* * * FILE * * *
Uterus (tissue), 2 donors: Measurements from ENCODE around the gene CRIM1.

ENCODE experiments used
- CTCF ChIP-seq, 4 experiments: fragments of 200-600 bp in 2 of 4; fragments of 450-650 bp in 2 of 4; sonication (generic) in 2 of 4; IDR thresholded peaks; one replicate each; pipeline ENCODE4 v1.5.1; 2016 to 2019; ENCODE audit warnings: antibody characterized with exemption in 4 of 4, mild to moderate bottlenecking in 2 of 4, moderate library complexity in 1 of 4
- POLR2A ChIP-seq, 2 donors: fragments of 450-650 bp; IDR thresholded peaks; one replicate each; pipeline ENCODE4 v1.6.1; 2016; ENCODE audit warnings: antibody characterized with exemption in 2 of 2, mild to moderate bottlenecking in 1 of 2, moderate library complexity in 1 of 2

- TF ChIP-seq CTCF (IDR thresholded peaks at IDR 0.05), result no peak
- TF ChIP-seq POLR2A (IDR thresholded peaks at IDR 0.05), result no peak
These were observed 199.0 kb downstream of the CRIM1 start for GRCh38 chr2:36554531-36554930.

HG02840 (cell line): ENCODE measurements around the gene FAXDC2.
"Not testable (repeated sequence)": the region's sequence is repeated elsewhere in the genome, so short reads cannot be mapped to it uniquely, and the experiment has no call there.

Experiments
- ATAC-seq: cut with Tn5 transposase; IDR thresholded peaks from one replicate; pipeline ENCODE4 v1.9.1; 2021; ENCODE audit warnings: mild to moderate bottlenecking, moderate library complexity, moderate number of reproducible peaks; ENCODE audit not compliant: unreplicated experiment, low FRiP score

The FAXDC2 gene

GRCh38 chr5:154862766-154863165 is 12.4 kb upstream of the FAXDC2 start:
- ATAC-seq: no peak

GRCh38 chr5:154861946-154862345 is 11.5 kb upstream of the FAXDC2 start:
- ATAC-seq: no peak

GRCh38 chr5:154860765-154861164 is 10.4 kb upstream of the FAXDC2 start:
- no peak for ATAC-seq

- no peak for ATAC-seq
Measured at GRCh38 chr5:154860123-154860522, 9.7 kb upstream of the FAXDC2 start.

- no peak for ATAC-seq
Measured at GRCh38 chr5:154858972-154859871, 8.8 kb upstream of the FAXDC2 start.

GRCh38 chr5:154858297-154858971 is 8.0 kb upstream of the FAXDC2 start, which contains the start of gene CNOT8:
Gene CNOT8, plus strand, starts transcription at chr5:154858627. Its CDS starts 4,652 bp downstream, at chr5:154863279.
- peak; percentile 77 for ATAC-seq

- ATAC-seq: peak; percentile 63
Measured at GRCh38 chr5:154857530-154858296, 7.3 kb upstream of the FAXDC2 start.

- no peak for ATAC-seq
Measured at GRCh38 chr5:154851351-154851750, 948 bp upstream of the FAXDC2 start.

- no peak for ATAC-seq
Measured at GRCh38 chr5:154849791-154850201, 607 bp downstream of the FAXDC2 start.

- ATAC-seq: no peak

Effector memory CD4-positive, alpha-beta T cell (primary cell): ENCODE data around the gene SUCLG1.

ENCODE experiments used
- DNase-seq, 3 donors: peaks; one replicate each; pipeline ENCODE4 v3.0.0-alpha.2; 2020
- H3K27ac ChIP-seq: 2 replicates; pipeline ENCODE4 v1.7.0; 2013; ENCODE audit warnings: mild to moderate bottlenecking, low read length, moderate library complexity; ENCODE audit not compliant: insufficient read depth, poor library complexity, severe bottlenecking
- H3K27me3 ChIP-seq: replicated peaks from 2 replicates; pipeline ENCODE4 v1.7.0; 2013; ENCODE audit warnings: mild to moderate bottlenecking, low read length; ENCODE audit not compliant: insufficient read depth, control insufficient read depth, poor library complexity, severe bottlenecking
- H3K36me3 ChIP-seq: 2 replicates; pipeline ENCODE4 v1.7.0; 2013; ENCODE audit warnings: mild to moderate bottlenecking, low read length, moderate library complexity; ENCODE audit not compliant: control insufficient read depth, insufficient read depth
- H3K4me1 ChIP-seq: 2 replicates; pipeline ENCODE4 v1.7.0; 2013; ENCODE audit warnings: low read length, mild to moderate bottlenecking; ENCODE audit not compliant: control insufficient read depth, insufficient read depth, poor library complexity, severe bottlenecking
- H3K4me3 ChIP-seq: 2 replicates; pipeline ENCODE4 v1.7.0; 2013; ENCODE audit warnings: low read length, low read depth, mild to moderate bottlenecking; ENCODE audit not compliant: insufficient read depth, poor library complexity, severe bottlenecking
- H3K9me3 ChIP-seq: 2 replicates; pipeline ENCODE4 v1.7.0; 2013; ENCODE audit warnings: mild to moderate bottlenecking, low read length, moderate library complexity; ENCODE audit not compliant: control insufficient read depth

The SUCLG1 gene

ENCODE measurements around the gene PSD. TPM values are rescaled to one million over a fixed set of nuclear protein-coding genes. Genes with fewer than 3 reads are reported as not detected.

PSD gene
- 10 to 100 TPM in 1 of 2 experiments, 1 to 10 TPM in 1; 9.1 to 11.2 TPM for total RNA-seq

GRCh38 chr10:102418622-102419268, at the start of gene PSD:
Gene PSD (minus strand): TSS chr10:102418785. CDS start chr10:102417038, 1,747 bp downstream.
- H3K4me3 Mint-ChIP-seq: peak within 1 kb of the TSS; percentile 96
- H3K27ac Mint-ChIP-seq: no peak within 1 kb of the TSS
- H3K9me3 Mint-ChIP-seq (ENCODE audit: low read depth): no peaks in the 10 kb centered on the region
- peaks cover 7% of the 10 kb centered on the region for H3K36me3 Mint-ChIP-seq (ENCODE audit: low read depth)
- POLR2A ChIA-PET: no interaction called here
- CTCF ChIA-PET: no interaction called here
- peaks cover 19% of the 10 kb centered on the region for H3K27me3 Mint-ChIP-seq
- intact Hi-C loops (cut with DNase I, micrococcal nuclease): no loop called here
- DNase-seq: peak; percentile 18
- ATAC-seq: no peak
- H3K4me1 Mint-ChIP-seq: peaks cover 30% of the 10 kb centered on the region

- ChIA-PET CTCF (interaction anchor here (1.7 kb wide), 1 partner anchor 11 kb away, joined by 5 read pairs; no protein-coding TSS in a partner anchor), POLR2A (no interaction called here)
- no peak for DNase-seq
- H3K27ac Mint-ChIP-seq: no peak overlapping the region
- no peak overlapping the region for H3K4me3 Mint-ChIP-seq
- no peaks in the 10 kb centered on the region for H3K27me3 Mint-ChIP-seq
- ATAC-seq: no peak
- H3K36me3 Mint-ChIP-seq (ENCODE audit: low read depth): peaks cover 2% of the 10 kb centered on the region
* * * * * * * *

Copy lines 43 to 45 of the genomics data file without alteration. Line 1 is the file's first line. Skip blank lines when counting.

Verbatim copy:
ENCODE measurements around the gene PSD. TPM values are rescaled to one million over a fixed set of nuclear protein-coding genes. Genes with fewer than 3 reads are reported as not detected.

PSD gene
- 10 to 100 TPM in 1 of 2 experiments, 1 to 10 TPM in 1; 9.1 to 11.2 TPM for total RNA-seq